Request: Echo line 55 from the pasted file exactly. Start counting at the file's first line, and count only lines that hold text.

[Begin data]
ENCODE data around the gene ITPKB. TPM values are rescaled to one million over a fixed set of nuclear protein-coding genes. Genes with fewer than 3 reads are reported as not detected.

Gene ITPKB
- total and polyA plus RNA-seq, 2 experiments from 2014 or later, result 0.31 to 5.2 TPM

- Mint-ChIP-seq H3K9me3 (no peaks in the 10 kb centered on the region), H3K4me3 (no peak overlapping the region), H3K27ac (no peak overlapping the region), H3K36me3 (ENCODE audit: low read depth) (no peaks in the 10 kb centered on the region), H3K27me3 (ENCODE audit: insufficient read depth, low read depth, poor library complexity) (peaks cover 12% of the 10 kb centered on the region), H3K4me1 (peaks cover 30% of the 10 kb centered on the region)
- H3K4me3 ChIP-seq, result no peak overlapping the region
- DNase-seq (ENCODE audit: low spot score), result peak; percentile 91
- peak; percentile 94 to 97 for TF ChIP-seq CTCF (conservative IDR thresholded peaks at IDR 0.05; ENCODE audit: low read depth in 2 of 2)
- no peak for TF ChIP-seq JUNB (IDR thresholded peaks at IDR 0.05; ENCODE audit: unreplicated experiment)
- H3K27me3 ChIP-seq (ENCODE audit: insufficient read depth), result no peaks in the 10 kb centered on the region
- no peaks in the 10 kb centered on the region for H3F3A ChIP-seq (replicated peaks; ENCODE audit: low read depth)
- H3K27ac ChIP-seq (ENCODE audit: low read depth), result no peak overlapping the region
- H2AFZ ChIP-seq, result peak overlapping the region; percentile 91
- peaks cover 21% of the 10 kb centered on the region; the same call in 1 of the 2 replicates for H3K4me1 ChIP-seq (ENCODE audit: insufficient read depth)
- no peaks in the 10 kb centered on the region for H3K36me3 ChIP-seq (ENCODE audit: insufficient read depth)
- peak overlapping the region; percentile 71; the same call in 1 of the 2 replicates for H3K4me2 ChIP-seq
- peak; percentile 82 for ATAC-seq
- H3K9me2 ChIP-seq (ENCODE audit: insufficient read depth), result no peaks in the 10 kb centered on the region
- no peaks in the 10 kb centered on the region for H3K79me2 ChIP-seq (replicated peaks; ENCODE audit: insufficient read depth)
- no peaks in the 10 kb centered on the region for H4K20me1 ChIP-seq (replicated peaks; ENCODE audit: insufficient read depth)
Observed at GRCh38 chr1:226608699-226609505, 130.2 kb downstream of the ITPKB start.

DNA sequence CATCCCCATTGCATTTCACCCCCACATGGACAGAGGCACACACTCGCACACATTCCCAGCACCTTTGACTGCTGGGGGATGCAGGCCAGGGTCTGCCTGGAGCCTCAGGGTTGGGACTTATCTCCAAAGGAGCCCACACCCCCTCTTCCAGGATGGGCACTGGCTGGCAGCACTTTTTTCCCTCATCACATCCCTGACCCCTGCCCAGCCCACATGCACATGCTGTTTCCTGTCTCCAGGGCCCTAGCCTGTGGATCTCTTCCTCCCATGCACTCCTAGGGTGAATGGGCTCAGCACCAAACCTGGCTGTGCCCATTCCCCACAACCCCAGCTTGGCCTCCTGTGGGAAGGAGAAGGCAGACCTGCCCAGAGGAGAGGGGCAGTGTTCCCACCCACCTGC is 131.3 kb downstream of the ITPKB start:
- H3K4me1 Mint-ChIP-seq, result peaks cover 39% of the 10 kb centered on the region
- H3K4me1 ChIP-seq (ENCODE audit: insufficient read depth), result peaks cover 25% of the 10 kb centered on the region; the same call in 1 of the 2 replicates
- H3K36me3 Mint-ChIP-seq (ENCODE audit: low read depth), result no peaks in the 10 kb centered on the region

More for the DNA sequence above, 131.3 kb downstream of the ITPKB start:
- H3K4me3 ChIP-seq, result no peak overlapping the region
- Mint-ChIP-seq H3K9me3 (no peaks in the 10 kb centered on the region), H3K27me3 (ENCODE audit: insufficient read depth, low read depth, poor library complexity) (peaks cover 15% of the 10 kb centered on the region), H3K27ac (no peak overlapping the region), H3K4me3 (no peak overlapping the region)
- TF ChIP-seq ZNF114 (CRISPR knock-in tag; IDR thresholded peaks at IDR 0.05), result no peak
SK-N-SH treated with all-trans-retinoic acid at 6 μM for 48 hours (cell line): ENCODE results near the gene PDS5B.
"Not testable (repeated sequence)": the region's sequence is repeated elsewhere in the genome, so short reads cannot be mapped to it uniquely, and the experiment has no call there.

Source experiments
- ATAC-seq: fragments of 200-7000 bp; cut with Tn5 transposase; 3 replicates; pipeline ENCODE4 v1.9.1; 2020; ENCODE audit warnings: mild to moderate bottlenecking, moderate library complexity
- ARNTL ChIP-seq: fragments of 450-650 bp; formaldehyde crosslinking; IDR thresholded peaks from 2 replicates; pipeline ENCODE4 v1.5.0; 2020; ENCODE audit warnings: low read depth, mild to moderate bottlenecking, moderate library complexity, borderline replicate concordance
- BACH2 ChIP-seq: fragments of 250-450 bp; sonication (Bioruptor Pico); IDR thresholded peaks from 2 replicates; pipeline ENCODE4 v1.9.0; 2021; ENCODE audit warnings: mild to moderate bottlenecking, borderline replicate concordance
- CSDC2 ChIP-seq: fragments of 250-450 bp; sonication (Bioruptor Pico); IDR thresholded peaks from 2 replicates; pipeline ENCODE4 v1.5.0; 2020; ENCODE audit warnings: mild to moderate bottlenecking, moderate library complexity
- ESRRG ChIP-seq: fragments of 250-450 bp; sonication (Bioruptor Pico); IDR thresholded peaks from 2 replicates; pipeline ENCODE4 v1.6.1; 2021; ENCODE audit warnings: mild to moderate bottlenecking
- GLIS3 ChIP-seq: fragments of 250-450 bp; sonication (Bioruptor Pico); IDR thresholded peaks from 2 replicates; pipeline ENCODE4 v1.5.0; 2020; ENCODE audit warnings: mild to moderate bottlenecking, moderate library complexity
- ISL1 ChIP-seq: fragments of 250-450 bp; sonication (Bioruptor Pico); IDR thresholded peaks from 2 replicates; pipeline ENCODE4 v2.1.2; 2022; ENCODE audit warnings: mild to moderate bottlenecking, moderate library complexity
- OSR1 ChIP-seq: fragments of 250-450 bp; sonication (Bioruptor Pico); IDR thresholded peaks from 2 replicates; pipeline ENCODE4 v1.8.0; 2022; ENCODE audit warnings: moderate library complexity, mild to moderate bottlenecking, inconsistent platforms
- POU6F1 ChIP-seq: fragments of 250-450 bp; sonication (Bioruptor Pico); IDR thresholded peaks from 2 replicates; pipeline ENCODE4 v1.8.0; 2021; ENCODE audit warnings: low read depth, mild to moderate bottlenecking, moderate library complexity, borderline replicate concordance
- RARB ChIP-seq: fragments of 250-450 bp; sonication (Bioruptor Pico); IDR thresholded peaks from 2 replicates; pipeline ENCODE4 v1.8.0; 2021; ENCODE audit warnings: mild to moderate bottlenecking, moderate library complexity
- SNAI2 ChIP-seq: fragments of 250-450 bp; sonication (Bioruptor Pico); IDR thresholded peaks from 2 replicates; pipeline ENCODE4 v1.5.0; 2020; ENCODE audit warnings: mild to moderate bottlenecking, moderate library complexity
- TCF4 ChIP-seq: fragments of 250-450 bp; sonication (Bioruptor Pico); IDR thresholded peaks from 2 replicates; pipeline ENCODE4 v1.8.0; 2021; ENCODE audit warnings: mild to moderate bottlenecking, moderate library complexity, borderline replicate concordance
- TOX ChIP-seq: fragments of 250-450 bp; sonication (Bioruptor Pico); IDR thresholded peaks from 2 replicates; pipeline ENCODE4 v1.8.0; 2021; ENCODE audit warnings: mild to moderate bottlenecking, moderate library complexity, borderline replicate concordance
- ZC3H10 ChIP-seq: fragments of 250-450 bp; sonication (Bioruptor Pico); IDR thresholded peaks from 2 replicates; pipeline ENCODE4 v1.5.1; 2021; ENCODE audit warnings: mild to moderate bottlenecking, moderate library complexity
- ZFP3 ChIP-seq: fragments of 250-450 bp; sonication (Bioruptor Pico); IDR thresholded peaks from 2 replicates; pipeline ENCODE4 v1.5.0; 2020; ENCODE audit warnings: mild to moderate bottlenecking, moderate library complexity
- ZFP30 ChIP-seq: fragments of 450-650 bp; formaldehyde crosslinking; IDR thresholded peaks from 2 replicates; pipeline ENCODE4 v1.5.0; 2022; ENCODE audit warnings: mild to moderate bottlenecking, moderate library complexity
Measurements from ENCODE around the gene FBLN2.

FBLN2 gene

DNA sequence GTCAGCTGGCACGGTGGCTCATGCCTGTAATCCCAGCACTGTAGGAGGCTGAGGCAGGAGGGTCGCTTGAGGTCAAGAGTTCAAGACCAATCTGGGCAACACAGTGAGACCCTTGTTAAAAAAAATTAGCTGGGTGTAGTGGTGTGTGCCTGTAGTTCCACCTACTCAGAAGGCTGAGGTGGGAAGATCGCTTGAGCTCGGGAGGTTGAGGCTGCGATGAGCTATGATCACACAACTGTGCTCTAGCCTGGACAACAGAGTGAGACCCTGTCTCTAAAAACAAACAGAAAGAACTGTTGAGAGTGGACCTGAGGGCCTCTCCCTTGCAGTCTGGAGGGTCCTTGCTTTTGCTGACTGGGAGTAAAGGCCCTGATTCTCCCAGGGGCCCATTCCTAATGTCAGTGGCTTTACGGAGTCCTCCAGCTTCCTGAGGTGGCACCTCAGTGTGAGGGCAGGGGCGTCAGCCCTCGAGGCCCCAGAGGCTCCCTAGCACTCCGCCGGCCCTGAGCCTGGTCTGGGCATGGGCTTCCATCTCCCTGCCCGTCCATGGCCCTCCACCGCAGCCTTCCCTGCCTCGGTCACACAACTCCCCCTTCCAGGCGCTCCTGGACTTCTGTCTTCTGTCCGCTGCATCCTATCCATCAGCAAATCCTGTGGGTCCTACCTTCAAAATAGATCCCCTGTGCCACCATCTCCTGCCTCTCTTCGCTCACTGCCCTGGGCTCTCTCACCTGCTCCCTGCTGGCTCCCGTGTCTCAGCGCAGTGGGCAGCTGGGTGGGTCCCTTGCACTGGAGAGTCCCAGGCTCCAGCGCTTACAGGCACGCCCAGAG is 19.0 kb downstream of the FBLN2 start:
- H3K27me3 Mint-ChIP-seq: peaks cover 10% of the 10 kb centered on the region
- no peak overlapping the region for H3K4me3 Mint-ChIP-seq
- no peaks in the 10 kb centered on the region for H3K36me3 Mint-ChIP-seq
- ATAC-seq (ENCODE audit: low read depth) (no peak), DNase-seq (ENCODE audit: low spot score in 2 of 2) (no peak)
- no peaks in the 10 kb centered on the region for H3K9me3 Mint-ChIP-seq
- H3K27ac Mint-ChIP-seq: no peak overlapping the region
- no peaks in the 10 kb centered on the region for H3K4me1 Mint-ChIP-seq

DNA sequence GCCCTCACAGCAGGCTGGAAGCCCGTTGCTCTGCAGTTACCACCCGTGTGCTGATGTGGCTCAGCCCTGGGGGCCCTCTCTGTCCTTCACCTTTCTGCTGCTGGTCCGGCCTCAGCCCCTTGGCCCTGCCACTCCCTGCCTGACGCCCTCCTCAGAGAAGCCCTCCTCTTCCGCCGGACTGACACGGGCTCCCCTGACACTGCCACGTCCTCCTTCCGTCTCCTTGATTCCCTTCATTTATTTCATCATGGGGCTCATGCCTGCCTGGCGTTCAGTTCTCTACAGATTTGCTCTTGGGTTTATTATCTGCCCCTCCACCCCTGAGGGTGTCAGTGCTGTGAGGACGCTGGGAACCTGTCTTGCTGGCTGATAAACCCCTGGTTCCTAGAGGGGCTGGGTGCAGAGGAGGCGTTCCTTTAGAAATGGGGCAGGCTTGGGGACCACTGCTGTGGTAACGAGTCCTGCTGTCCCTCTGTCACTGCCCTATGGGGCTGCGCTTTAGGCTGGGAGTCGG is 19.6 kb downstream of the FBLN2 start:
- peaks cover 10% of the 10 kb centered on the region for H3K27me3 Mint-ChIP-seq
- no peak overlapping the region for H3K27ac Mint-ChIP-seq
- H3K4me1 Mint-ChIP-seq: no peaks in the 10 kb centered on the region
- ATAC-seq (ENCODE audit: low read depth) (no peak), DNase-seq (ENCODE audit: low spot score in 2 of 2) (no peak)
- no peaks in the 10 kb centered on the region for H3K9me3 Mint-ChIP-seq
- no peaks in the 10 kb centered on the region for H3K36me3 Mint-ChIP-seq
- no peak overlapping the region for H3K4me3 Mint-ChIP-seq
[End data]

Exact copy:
- no peaks in the 10 kb centered on the region for H3K9me3 Mint-ChIP-seq